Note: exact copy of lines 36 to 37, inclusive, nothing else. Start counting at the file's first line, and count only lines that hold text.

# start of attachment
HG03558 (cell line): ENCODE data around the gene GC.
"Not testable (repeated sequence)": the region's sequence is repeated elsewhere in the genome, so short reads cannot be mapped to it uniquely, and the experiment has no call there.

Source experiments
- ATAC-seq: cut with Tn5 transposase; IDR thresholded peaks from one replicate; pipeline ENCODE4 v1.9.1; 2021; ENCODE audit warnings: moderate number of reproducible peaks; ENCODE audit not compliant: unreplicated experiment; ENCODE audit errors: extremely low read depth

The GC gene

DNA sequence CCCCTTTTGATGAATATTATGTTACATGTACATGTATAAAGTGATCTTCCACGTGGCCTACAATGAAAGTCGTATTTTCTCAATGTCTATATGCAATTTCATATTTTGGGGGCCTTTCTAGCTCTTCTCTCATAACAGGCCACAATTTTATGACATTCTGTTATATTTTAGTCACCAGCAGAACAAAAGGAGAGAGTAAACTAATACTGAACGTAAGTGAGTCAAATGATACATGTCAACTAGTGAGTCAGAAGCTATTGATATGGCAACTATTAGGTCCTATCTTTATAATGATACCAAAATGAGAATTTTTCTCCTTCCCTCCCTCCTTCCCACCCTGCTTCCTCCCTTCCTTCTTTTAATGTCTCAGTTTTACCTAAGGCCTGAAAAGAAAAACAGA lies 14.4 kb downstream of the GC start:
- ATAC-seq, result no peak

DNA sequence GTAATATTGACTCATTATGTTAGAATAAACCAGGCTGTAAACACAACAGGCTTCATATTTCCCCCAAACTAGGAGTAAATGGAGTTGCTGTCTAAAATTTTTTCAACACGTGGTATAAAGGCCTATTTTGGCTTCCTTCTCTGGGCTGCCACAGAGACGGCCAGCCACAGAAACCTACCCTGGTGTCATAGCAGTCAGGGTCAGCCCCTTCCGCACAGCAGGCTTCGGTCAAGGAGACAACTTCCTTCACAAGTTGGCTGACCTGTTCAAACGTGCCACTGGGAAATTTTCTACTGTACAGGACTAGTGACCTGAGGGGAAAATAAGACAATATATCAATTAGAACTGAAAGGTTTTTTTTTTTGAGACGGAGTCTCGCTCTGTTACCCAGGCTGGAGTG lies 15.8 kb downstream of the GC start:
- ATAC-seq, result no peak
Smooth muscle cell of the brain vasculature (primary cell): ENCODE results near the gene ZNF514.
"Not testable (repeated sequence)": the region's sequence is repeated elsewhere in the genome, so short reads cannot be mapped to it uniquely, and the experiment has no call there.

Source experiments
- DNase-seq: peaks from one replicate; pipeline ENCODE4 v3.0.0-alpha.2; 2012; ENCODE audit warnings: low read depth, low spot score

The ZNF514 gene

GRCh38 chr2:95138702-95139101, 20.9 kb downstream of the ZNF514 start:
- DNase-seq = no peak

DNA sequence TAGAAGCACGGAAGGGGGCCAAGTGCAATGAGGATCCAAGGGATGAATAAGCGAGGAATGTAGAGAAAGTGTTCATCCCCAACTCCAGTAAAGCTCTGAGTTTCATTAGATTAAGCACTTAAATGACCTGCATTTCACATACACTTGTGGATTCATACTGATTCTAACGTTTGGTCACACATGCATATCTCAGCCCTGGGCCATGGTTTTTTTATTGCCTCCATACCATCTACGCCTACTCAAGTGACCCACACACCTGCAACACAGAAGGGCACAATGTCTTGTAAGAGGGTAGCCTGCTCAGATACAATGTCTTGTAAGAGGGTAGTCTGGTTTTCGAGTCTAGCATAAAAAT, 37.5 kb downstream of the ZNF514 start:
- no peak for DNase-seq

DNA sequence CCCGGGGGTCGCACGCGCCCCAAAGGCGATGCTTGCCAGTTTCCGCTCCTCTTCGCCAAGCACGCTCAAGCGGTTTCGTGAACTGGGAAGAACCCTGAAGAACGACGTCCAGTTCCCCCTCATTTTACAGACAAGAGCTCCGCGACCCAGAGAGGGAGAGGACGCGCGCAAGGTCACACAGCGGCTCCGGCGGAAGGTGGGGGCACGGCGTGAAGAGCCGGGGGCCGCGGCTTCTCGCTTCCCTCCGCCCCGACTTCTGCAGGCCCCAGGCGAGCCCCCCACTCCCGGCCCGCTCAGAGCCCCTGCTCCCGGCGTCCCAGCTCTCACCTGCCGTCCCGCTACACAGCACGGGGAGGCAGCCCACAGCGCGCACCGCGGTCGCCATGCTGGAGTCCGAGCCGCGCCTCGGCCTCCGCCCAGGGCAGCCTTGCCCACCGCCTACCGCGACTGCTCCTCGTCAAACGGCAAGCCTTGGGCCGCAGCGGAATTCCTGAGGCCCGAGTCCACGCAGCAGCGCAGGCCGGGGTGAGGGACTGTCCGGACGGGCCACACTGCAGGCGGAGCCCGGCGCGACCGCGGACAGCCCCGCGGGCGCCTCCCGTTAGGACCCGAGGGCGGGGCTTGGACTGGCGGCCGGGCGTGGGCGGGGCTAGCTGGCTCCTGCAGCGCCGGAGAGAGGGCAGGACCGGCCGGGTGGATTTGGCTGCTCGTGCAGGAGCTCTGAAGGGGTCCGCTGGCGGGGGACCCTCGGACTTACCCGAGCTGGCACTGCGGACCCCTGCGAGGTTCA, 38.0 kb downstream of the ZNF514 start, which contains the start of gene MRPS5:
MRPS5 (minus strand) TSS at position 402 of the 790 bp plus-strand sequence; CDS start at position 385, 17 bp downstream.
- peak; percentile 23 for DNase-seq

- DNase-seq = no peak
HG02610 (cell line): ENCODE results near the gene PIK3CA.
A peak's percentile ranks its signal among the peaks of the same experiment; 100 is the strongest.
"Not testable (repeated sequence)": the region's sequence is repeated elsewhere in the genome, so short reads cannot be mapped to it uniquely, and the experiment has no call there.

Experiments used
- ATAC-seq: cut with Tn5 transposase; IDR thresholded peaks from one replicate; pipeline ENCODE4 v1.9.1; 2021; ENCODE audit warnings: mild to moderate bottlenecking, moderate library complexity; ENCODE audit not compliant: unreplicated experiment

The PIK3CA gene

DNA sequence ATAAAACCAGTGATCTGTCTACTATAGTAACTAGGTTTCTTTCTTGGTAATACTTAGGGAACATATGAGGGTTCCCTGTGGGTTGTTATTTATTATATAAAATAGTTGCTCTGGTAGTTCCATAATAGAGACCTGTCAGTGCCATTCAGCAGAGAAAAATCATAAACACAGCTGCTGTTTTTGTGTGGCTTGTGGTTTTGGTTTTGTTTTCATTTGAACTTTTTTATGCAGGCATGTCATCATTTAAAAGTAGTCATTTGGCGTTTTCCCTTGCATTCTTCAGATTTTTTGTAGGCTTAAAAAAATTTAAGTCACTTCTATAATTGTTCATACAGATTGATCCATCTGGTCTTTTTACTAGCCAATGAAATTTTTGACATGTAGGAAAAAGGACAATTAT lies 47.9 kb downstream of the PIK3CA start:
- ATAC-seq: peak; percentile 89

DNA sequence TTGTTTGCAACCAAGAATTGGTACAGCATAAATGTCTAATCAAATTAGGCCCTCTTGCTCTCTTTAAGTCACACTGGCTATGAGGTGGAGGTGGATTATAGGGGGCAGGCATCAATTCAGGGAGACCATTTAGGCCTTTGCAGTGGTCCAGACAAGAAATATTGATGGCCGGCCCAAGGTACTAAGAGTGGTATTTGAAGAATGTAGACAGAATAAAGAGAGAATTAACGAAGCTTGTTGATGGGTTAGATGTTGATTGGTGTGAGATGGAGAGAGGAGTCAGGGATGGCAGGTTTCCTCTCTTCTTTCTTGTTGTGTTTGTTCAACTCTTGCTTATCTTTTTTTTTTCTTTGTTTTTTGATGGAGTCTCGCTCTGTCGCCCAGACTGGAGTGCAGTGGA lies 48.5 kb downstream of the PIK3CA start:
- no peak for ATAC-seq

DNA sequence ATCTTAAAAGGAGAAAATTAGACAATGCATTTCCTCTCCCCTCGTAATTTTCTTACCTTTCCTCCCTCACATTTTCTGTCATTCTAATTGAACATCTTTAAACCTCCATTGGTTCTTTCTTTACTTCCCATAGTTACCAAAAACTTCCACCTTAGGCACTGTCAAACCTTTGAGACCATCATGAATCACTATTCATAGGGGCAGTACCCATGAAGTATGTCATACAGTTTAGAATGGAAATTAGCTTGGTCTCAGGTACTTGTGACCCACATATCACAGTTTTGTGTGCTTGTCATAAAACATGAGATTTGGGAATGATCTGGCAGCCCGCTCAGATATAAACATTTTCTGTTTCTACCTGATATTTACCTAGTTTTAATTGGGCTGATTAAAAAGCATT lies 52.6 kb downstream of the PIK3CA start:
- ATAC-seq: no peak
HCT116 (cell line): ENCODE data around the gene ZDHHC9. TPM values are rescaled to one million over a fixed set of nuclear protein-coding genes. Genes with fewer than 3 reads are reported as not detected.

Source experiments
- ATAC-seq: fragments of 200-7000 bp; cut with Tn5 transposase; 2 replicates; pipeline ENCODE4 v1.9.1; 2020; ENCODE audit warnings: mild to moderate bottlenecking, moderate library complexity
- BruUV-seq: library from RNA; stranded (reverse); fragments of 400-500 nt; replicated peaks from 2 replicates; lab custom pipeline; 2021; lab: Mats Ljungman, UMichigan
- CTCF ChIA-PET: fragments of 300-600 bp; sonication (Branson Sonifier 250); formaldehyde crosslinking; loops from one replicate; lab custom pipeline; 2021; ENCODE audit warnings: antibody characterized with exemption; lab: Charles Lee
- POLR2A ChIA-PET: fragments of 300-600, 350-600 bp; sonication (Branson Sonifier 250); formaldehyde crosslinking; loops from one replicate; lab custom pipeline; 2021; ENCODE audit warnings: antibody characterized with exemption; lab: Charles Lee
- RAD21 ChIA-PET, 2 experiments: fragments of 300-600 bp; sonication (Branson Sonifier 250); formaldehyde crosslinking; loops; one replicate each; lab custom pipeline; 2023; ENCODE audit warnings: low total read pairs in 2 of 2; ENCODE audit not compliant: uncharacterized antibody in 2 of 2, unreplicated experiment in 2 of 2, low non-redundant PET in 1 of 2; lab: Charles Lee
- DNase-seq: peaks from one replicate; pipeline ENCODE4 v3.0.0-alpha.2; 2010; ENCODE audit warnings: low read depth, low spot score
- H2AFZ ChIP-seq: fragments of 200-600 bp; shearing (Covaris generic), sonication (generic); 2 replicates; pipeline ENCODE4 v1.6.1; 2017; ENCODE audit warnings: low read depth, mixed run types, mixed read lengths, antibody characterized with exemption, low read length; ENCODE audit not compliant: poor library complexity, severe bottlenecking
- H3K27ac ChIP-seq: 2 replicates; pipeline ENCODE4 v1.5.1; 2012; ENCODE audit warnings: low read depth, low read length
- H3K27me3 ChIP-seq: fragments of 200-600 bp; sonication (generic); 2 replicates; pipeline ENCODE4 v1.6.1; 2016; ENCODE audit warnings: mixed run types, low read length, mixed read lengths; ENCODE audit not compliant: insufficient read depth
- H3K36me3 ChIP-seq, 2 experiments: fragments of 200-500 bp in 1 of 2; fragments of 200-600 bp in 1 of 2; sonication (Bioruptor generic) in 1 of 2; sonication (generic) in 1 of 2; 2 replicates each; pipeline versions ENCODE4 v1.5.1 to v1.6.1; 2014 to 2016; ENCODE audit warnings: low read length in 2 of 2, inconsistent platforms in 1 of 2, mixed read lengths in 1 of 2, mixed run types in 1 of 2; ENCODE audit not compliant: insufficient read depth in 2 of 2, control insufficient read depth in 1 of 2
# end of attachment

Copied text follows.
Source experiments
- ATAC-seq: fragments of 200-7000 bp; cut with Tn5 transposase; 2 replicates; pipeline ENCODE4 v1.9.1; 2020; ENCODE audit warnings: mild to moderate bottlenecking, moderate library complexity